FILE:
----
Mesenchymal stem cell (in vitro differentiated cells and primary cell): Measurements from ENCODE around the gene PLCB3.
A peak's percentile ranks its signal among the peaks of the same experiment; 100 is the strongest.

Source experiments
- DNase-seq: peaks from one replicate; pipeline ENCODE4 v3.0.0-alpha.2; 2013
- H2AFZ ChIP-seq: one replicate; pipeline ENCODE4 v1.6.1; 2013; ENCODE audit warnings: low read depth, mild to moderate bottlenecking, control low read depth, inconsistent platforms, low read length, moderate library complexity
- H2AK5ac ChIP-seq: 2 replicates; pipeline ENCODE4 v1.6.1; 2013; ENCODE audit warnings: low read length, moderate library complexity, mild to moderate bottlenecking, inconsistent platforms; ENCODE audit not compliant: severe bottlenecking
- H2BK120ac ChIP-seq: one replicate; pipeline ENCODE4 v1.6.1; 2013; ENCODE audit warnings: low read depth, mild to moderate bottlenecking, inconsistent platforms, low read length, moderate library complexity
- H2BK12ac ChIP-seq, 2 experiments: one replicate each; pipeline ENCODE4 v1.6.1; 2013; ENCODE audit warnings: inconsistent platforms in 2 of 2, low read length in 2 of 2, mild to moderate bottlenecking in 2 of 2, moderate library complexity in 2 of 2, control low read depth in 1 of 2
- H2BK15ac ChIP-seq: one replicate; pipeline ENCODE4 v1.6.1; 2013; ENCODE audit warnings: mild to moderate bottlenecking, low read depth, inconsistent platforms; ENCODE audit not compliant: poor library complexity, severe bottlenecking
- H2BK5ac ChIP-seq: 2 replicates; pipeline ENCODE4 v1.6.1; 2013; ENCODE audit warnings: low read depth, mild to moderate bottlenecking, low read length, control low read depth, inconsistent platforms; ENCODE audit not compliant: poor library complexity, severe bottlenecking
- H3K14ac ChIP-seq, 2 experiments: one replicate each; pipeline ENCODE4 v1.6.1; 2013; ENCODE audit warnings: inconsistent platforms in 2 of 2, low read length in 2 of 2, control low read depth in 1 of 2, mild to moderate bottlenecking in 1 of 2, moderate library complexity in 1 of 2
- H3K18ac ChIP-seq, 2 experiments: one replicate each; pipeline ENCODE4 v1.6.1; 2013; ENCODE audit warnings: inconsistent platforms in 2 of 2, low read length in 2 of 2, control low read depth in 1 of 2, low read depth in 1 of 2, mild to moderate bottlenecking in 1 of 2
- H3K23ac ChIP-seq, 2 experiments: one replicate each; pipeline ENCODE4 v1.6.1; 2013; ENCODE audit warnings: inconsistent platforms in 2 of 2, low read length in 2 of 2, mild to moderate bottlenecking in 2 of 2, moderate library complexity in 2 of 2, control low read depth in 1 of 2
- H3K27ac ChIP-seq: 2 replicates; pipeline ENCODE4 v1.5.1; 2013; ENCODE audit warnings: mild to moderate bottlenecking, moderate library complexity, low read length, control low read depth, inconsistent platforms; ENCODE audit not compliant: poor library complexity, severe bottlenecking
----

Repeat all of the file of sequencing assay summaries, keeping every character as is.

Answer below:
Mesenchymal stem cell (in vitro differentiated cells and primary cell): Measurements from ENCODE around the gene PLCB3.
A peak's percentile ranks its signal among the peaks of the same experiment; 100 is the strongest.

Source experiments
- DNase-seq: peaks from one replicate; pipeline ENCODE4 v3.0.0-alpha.2; 2013
- H2AFZ ChIP-seq: one replicate; pipeline ENCODE4 v1.6.1; 2013; ENCODE audit warnings: low read depth, mild to moderate bottlenecking, control low read depth, inconsistent platforms, low read length, moderate library complexity
- H2AK5ac ChIP-seq: 2 replicates; pipeline ENCODE4 v1.6.1; 2013; ENCODE audit warnings: low read length, moderate library complexity, mild to moderate bottlenecking, inconsistent platforms; ENCODE audit not compliant: severe bottlenecking
- H2BK120ac ChIP-seq: one replicate; pipeline ENCODE4 v1.6.1; 2013; ENCODE audit warnings: low read depth, mild to moderate bottlenecking, inconsistent platforms, low read length, moderate library complexity
- H2BK12ac ChIP-seq, 2 experiments: one replicate each; pipeline ENCODE4 v1.6.1; 2013; ENCODE audit warnings: inconsistent platforms in 2 of 2, low read length in 2 of 2, mild to moderate bottlenecking in 2 of 2, moderate library complexity in 2 of 2, control low read depth in 1 of 2
- H2BK15ac ChIP-seq: one replicate; pipeline ENCODE4 v1.6.1; 2013; ENCODE audit warnings: mild to moderate bottlenecking, low read depth, inconsistent platforms; ENCODE audit not compliant: poor library complexity, severe bottlenecking
- H2BK5ac ChIP-seq: 2 replicates; pipeline ENCODE4 v1.6.1; 2013; ENCODE audit warnings: low read depth, mild to moderate bottlenecking, low read length, control low read depth, inconsistent platforms; ENCODE audit not compliant: poor library complexity, severe bottlenecking
- H3K14ac ChIP-seq, 2 experiments: one replicate each; pipeline ENCODE4 v1.6.1; 2013; ENCODE audit warnings: inconsistent platforms in 2 of 2, low read length in 2 of 2, control low read depth in 1 of 2, mild to moderate bottlenecking in 1 of 2, moderate library complexity in 1 of 2
- H3K18ac ChIP-seq, 2 experiments: one replicate each; pipeline ENCODE4 v1.6.1; 2013; ENCODE audit warnings: inconsistent platforms in 2 of 2, low read length in 2 of 2, control low read depth in 1 of 2, low read depth in 1 of 2, mild to moderate bottlenecking in 1 of 2
- H3K23ac ChIP-seq, 2 experiments: one replicate each; pipeline ENCODE4 v1.6.1; 2013; ENCODE audit warnings: inconsistent platforms in 2 of 2, low read length in 2 of 2, mild to moderate bottlenecking in 2 of 2, moderate library complexity in 2 of 2, control low read depth in 1 of 2
- H3K27ac ChIP-seq: 2 replicates; pipeline ENCODE4 v1.5.1; 2013; ENCODE audit warnings: mild to moderate bottlenecking, moderate library complexity, low read length, control low read depth, inconsistent platforms; ENCODE audit not compliant: poor library complexity, severe bottlenecking